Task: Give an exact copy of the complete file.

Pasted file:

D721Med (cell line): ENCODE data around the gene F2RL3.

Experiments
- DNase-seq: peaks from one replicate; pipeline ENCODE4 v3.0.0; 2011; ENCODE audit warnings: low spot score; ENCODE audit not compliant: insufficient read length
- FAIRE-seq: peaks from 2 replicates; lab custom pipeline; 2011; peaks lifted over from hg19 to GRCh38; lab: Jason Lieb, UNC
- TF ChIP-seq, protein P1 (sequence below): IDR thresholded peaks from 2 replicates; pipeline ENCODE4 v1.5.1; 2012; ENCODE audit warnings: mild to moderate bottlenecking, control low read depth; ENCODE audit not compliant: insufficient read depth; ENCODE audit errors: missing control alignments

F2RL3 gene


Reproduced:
D721Med (cell line): ENCODE data around the gene F2RL3.

Experiments
- DNase-seq: peaks from one replicate; pipeline ENCODE4 v3.0.0; 2011; ENCODE audit warnings: low spot score; ENCODE audit not compliant: insufficient read length
- FAIRE-seq: peaks from 2 replicates; lab custom pipeline; 2011; peaks lifted over from hg19 to GRCh38; lab: Jason Lieb, UNC
- TF ChIP-seq, protein P1 (sequence below): IDR thresholded peaks from 2 replicates; pipeline ENCODE4 v1.5.1; 2012; ENCODE audit warnings: mild to moderate bottlenecking, control low read depth; ENCODE audit not compliant: insufficient read depth; ENCODE audit errors: missing control alignments

F2RL3 gene